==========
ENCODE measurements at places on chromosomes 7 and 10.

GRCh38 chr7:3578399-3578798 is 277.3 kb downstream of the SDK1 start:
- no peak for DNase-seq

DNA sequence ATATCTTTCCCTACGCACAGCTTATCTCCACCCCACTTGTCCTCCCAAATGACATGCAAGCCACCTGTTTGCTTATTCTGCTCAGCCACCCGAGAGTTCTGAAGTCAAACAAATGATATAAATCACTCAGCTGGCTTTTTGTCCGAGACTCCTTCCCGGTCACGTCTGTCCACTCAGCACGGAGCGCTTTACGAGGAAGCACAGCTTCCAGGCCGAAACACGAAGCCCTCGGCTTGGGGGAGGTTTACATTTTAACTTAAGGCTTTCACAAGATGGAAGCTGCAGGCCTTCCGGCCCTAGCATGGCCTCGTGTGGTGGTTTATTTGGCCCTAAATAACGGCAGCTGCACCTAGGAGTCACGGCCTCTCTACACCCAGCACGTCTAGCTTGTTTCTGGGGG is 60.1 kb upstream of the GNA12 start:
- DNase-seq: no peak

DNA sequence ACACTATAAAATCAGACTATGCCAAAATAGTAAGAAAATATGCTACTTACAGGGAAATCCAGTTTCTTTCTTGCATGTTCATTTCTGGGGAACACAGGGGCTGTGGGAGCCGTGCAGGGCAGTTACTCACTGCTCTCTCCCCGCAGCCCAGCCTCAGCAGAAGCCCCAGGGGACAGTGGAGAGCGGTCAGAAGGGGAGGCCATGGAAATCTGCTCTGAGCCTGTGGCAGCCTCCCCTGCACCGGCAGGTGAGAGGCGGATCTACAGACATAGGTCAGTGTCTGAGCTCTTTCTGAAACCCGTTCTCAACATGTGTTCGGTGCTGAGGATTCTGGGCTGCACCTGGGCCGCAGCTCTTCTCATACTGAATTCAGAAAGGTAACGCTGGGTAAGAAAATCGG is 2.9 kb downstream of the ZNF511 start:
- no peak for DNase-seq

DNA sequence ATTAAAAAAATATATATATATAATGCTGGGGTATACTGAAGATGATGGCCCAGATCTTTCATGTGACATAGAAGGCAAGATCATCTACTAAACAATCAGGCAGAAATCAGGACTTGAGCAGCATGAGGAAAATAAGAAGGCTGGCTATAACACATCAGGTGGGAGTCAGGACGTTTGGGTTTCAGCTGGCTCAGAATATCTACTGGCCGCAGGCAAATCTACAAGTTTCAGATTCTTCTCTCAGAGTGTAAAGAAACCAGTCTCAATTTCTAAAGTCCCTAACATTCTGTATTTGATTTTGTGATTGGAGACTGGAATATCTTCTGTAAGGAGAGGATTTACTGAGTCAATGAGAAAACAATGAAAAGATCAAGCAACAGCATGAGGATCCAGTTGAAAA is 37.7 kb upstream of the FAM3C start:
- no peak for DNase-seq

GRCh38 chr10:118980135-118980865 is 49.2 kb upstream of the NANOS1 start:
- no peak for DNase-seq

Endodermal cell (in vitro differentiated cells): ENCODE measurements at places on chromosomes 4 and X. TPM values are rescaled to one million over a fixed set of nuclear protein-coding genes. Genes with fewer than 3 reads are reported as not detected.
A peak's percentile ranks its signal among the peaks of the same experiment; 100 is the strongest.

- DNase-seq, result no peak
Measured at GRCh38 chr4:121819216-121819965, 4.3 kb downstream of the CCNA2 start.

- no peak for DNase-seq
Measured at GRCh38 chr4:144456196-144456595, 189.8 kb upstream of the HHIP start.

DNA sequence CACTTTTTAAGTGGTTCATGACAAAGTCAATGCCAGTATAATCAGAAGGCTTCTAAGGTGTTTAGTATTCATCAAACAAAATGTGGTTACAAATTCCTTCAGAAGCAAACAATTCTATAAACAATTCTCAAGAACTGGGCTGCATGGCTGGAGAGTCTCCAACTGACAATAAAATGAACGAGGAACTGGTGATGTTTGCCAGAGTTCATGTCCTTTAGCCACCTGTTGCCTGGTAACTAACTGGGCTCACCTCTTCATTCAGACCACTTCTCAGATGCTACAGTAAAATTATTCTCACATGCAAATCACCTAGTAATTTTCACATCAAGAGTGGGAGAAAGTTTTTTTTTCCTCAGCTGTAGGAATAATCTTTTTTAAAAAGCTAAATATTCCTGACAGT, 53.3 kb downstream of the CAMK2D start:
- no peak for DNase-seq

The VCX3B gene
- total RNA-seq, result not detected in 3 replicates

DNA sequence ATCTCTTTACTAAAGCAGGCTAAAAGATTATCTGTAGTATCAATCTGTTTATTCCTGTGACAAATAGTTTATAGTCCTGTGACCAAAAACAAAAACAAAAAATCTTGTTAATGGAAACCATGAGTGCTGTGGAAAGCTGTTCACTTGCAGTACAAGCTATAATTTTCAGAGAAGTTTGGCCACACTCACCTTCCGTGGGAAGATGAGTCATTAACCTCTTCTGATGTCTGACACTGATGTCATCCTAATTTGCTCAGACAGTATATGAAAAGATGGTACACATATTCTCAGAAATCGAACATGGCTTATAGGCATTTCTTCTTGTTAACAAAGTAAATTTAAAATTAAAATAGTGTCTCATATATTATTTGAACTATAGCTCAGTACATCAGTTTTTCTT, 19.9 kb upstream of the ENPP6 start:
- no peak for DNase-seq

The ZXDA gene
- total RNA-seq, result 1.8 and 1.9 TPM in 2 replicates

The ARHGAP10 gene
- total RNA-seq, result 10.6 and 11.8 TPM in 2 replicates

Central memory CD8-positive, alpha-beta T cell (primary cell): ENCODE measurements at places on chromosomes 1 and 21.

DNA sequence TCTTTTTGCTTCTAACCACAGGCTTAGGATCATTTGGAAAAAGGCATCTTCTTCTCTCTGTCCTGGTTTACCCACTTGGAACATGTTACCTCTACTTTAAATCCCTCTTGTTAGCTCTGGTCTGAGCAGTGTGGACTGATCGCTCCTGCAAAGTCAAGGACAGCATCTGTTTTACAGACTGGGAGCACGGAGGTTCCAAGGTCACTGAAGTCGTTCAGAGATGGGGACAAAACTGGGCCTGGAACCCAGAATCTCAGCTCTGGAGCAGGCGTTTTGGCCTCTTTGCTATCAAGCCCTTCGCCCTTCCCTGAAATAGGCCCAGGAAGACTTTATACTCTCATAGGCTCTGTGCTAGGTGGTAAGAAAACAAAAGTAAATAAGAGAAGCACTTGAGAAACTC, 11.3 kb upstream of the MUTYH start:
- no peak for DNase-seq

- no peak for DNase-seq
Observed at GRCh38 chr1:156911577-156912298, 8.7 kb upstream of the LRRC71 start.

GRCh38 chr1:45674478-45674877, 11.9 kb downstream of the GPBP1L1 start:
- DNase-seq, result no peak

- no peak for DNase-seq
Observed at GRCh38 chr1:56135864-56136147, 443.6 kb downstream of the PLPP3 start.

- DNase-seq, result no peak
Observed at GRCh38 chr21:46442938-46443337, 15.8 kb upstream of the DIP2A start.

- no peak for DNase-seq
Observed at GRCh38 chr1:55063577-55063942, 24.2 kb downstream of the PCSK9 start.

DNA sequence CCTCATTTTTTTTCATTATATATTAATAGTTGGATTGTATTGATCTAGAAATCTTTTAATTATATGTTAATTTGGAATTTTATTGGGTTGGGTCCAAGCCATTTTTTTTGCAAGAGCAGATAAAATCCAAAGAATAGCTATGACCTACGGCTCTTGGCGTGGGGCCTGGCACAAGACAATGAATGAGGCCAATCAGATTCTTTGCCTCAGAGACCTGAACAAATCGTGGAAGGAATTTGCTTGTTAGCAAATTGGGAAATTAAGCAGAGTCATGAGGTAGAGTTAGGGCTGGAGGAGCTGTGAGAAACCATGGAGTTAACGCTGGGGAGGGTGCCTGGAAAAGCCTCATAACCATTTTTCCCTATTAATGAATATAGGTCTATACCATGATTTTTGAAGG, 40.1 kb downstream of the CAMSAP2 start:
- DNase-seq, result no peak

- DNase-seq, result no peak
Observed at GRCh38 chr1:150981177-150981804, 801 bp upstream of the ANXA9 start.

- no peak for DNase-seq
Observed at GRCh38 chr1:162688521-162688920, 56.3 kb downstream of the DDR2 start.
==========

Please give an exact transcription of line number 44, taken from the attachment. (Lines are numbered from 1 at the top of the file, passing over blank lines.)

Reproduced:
Observed at GRCh38 chr1:150981177-150981804, 801 bp upstream of the ANXA9 start.